Sean Brock life and biography

Sean Brock picture, image, poster

Sean Brock biography

Date of birth : -
Date of death : -
Birthplace : Charleston, North Carolina
Nationality : American
Category : Famous Figures
Last modified : 2012-07-15
Credited as : chef, chef brock, rising star chef, McCrady's and Husk

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Growing up, Sean Brock was part of a family that grew and harvested everything on its table. When his family wasn't cooking, it was preserving food for the future. Chef Brock has carried over this connection to ingredients at his Charleston, South Carolina, restaurants McCrady's and Husk, where he's known for his fresh, seasonal southern cooking.

Shortly after taking on the role of executive chef at McCrady's, Brock began developing a 2.5-acre farm on Wadmalaw Island, near Charleston. He planted his own crops and became interested in growing heirloom vegetables and fruits indigenous to the area prior to the Civil War that were at risk of extinction. His efforts led him to become an advocate for seed preservation and an enthusiastic student of southern food history. He has also raised his own herd of pigs.

In November 2010, Chef Brock opened his second restaurant with the Neighborhood Dining Group. Husk, just down the street from McCrady’s, is a celebration of Southern ingredients, only serving food that is indigenous to the South. "If it ain’t Southern, it ain’t walkin’ in the door," Brock says. The emphasis at Husk is on the ingredients and the people who grow them, and a large chalkboard lists artisanal products currently provisioning the kitchen. Working with local purveyors and vendors has had a great impact on Brock’s cooking, and the menu changes twice daily based on what is the freshest that day. "Gone are the days of a chef sitting in the kitchen creating recipes and then picking up the phone to order food from wherever it needs to come from," he says. "At Husk, we might get three suckling pigs, three whole lambs, half a cow, and upwards of 450 pounds of fish, as well as mountains of vegetables. We only take it when it’s ready, so it shows up and we have to start piecing the recipes together; it’s like a puzzle every day."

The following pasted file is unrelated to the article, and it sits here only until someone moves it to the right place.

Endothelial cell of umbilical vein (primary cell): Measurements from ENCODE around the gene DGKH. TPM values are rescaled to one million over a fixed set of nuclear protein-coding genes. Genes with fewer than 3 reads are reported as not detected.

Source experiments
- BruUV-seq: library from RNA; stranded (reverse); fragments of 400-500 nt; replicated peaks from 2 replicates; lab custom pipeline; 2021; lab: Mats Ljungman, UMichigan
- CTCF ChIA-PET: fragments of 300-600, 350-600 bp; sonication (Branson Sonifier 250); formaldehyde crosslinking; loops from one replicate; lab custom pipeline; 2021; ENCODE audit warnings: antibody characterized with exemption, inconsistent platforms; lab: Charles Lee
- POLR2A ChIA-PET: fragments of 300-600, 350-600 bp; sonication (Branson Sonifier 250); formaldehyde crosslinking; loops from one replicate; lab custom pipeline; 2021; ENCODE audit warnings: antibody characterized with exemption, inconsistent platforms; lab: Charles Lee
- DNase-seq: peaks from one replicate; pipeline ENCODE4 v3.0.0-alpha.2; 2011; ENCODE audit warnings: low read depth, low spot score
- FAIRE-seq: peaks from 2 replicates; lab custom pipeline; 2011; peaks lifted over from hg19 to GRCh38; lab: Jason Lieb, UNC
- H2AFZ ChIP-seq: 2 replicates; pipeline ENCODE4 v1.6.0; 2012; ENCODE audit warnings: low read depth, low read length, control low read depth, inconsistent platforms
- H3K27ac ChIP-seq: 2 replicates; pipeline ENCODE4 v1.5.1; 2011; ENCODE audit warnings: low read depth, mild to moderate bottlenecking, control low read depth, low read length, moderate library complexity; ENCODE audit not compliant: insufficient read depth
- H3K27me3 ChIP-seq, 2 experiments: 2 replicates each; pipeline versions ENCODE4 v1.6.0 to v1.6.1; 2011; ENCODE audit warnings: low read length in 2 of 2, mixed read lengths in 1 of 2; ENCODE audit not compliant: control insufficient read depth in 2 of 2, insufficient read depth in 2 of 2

Brock is also passionate about wood-fire cooking and a firm believer that “low and slow” imparts the most flavor—evident by his two smokers, barbecue pit and spit, and wood-burning oven at Husk, all fueled by an old fashioned burn barrel. At McCrady’s, he cooks food in the dining room fireplaces, originally built for this purpose in the late 18th century. Because the main dining room was actually the kitchen in the 19th century, Brock believes cooking this way brings the historical building full circle. In the future, he sees his cuisine being geared more toward the fireplace–the smell and visual of a chef cooking on an open hearth changes the feel of the restaurant and inspires him a great deal.

Drawing from his early education, the chef also pickles, cans, and makes preserves from the produce that cannot be used immediately, saving it for a later date and for new creations. His favorite old southern preservation techniques include lactobacillus fermentation and making vinegar using his grandmother’s 40 year old vinegar as the base. Brock pulls from his memory of ingredients and their flavor profiles to create the menus at McCrady’s and Husk depending on what is delivered to the kitchen. It’s a modern approach to cooking that comes from a pure appreciation of the food itself. The results are constantly changing offerings for diners that always surprise. "We emphasize the importance of the food from the Lowcountry region and constantly refine our cooking processes to best honor our relationships with the farmers, artisans and fishermen that provide us with their amazing products," he says.

Brock’s abilities have resulted in a number of awards and accolades, both locally and nationally. He was nominated in 2008 and 2009 for the James Beard “Rising Star Chef” award and in 2009 and 2010 for the James Beard “Best Chef Southeast” category, winning the award in 2010. Most recently, he was nominated for the James Beard “Outstanding Chef” award for 2012. He wasthe winner of the Next Great Chef episode of the “Food Network Challenge” and appeared on “Iron Chef America” in December 2010, taking on Michael Symon in “Battle Pork Fat.”

Bon Appétit magazine named Husk Best New Restaurant in America in September 2011. Later that year, Chef Brock joined an exclusive group of chefs from around the world in Japan to take part in the prestigious Cook It Raw.

When he does carve out free time, he’s often at his home just outside of Charleston, which he shares with his two dogs and his wife, Tonya, to whom he proposed while cooking at the James Beard House. Chef Brock sports a full-sleeve tattoo on his arm depicting his favorite vegetables, including Jimmy Red Corn. He is soon to begin work on the other arm, planning a map of Southern food. He is working on a cookbook, due out in 2013.

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